To the enormous tension that Minneapolis is experiencing, it is added that Joe Biden has hinted that he expects a guilty verdict for Chauvin
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To say that what fourteen people in Minneapolis decide may depend on whether blood runs through the streets of America is not an exaggeration. Fourteen people: eight, white, six of other races; nine, women; Five men. Those are the members of the jury that must decide whether Minneapolis police officer Dereck Chauvin -white- is innocent or guilty of the death of George Floyd -black- on May 25th.
The city of Minneapolis is taken over by the National Guard and security forces. In all the large cities of the country the police are on alert in anticipation of possible violent acts when the verdict is known. And there is no shortage of reasons for this. If Chauvin is found not guilty, violence may explode. In fact, in an unprecedented case of interference by political power in the courts, this is what the Democratic congresswoman Maxine Waters, who is African American, has threatened. Less direct, although his words carry much more weight, has been the Head of State and Government, Joe Biden, who has implied that expect a guilty verdict.
“I am praying that the verdict is correct, which is overwhelming, from my point of view,” Biden told the media at the White House on Tuesday. It was a clear interference of political power in the judiciary. Of course, Biden covered his back by saying that “I would not say this if the jury was not assembled, that is, isolated and without hearing what I say.”
Biden will issue a message when the sentence is known
The difference between Waters and Biden is that the former implicitly threatened violence. But the weight of the second is much greater. Biden not only achieved 81 million votes in November, but he is the president, a figure that would be equivalent to that of the King and the president of the Spanish Government in a single person. His statements are a clear position taken by the Executive on a matter that concerns the Judiciary. Biden is going to play, once again, the card of reconciliation, with a televised message after the sentence is issued, but he has already made it clear what sentence he wants. And his phrase reflects the division of the country. This Tuesday, the conservative television network Fox News highlighted as the main news on its website the “interference” of the president in the trial. The Democratic media, such as Fox News’ main competitor, CNN, and the newspaper ‘The Washington Post’ did not mention it.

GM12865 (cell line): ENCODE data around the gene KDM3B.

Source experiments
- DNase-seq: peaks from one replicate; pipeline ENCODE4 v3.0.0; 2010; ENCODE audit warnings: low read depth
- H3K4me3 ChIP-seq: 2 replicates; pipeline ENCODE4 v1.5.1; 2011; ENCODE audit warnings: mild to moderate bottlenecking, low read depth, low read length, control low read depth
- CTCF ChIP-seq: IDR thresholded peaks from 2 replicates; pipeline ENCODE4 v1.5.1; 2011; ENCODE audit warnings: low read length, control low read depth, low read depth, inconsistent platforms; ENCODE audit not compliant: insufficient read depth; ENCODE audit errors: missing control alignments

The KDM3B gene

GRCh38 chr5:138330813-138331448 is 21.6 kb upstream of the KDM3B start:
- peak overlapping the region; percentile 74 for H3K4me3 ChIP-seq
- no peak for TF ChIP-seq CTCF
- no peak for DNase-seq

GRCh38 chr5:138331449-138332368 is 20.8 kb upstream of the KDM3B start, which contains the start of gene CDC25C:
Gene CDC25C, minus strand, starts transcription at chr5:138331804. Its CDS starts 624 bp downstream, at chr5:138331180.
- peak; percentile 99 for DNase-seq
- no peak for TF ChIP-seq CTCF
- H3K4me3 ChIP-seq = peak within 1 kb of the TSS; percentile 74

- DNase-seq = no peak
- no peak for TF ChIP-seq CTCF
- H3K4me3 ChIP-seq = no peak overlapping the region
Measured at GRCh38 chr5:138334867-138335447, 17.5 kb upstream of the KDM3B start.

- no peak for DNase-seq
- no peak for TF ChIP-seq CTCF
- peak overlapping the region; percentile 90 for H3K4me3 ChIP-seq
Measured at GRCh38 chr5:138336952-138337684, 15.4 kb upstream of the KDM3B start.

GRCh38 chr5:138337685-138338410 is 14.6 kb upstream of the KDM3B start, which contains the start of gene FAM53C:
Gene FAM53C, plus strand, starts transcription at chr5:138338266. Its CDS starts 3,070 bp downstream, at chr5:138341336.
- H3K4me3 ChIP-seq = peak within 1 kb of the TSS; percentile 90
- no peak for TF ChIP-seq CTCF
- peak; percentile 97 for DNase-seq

Thus, the Executive has already said what sentence it expects. And a part of the Legislative, what can happen if that verdict is not produced. This was made clear by Waters on Saturday night, when he told the press during a protest in Minneapolis that, precisely, he violated the curfew in force in the city that “I hope we have a verdict that says ‘guilty, guilty, guilty.’ And, if not, we are not going to leave. “When journalists asked what will happen to the demonstrations after the trial, the 82-year-old congresswoman replied that” we are going to continue on the street and we are going to be more active, let’s look for more confrontation. We’re going to make sure they realize that we’re serious. ”
Those words hit like a bomb in the Hennepin County courtroom where the trial is taking place. It is the last thing the process needs, which takes place in a building surrounded by metal fences and cement blocks with barbed wire, with Army vehicles stationed nearby, in a neighborhood of the city where the shop windows have been replaced by wooden planks in anticipation of possible violence and looting. It is a landscape that was common in many cities in the United States during the weeks that followed Floyd’s death, and that is reluctant to disappear.
Based on Waters’ words, Chauvin’s attorney, Eric Nelson, on Monday requested that the trial be declared void on the grounds that it involved “threats and intimidation of the jury.” The petition was rejected by the judge in the case, Peter Cahill, who, however, admitted that the congresswoman “may have given” the defense arguments “to appeal, that could result in the annulment of this lawsuit. “ The magistrate described Waters’s statements as “abhorrent”, and implied that they represent an interference of the Legislative Power in the Judiciary when he said that the congressmen, “if they want to give their opinions, they should do so with respect and in a way that is consistent. with his oath of the Constitution. ”
Waters’ phrase has predictably been condemned by Republicans and defended by Democrats. The former have presented a motion of disapproval in the House of Representatives against her. The latter support the decision of the president of that legislative body, Nancy Pelosi, that the congresswoman does not apologize, because “He spoke of confrontation in the sense of the fight for civil rights”, which is how the process by which African Americans achieved equality before the law with whites in the 1960s is known in the US.
But what the United States has in mind today is, more than the 1960s, the year 2020, with the 8 minutes and 46 seconds in which Chauvin had his left knee on Floyd’s neck until he killed him by suffocation, with the dozens of people killed in the riots, with the billions destroyed and looted, and the the country’s biggest racial crisis in 52 years. That is the context that surrounds the fourteen people who tomorrow Wednesday enter the third day of deliberation to decide if Chauvin is guilty or innocent.
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George is Digismak’s reported cum editor with 13 years of experience in Journalism